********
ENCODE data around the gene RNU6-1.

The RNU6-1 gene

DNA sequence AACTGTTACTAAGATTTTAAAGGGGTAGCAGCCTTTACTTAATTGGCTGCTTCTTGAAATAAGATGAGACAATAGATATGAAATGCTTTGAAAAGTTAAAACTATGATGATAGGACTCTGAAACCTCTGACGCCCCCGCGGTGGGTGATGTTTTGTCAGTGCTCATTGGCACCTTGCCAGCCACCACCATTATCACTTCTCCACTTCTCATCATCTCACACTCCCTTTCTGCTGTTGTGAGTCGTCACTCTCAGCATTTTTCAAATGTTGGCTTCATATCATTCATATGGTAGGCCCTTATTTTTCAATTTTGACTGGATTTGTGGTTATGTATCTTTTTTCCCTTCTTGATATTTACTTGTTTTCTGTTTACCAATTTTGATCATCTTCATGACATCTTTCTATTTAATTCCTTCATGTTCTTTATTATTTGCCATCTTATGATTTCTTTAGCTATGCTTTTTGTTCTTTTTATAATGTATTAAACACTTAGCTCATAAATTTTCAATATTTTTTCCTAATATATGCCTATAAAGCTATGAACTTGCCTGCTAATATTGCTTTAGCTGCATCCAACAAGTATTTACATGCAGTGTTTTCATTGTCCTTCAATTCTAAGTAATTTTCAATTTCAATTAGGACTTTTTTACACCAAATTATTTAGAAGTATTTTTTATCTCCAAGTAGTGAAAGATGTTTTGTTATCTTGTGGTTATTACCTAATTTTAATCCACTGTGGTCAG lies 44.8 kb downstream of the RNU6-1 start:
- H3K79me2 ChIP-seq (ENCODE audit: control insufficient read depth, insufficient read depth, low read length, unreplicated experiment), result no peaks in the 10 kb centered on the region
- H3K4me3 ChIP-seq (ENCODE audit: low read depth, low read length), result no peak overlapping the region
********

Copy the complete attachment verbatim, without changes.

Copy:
ENCODE data around the gene RNU6-1.

The RNU6-1 gene

DNA sequence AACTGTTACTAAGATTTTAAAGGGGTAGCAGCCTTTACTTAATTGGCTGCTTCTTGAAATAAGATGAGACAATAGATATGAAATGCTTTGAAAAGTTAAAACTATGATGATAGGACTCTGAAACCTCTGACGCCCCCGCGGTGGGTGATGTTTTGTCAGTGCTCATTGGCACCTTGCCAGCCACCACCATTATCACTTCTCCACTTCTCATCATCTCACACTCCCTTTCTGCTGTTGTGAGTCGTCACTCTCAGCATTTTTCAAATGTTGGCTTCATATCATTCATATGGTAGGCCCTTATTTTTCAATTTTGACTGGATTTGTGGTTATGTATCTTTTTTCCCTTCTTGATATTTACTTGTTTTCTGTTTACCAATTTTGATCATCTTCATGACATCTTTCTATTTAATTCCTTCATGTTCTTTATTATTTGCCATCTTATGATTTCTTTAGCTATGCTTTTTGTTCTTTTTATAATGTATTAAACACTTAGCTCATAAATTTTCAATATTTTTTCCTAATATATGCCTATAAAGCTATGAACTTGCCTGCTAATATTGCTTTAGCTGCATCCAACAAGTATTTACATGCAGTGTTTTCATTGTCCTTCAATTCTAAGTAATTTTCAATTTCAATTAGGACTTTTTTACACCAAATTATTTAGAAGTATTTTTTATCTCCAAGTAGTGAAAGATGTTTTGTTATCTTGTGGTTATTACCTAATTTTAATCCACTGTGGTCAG lies 44.8 kb downstream of the RNU6-1 start:
- H3K79me2 ChIP-seq (ENCODE audit: control insufficient read depth, insufficient read depth, low read length, unreplicated experiment), result no peaks in the 10 kb centered on the region
- H3K4me3 ChIP-seq (ENCODE audit: low read depth, low read length), result no peak overlapping the region